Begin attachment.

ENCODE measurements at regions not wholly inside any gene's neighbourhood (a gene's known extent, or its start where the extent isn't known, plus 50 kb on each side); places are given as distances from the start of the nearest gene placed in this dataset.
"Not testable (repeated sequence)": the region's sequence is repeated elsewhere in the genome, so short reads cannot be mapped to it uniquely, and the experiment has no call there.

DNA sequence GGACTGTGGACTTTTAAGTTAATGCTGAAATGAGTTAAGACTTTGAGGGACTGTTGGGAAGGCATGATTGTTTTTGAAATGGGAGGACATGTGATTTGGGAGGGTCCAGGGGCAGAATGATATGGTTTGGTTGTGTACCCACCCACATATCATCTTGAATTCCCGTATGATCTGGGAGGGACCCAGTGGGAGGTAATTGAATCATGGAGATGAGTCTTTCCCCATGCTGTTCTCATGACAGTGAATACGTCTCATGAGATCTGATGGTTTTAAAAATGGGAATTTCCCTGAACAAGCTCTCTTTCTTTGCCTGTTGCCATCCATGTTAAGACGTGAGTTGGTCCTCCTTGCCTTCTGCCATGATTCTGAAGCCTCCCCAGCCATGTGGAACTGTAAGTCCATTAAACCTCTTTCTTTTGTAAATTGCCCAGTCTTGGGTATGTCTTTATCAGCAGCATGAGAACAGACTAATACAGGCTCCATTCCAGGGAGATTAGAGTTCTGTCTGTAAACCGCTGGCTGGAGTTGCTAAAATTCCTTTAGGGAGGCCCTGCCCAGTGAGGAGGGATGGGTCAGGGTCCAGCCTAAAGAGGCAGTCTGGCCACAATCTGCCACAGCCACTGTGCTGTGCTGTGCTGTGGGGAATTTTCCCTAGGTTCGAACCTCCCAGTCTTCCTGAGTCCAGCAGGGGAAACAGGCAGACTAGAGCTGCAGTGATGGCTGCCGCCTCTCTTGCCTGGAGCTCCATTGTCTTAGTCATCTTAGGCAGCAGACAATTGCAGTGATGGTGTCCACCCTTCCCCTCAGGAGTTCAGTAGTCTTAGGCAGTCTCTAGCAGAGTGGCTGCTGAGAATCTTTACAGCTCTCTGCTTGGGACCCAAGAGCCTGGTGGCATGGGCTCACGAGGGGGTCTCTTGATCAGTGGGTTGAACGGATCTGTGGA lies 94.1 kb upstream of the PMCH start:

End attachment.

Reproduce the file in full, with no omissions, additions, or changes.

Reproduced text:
ENCODE measurements at regions not wholly inside any gene's neighbourhood (a gene's known extent, or its start where the extent isn't known, plus 50 kb on each side); places are given as distances from the start of the nearest gene placed in this dataset.
"Not testable (repeated sequence)": the region's sequence is repeated elsewhere in the genome, so short reads cannot be mapped to it uniquely, and the experiment has no call there.

DNA sequence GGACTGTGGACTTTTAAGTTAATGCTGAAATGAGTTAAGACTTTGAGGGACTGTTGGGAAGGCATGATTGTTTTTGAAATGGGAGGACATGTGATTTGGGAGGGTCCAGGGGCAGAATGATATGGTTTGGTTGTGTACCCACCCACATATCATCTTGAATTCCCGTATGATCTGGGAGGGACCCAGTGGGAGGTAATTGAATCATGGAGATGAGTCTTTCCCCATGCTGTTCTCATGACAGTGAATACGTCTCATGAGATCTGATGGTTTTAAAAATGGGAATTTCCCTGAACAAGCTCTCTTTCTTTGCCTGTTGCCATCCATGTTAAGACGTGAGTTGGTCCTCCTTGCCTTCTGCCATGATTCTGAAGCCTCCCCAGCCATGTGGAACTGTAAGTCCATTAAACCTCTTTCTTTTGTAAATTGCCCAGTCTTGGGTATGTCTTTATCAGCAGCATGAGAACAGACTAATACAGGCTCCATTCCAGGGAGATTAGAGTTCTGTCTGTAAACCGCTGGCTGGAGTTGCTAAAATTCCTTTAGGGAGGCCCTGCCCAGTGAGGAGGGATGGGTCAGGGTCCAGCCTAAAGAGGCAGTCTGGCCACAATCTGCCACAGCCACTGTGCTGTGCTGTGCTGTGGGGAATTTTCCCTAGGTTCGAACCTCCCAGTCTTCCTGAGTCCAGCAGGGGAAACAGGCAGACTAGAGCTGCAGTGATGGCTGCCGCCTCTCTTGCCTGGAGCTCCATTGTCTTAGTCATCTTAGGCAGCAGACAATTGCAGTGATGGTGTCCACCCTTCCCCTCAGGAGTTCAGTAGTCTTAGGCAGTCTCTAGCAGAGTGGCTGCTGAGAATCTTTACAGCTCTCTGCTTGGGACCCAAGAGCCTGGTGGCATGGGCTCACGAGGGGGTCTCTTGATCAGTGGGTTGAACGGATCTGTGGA lies 94.1 kb upstream of the PMCH start: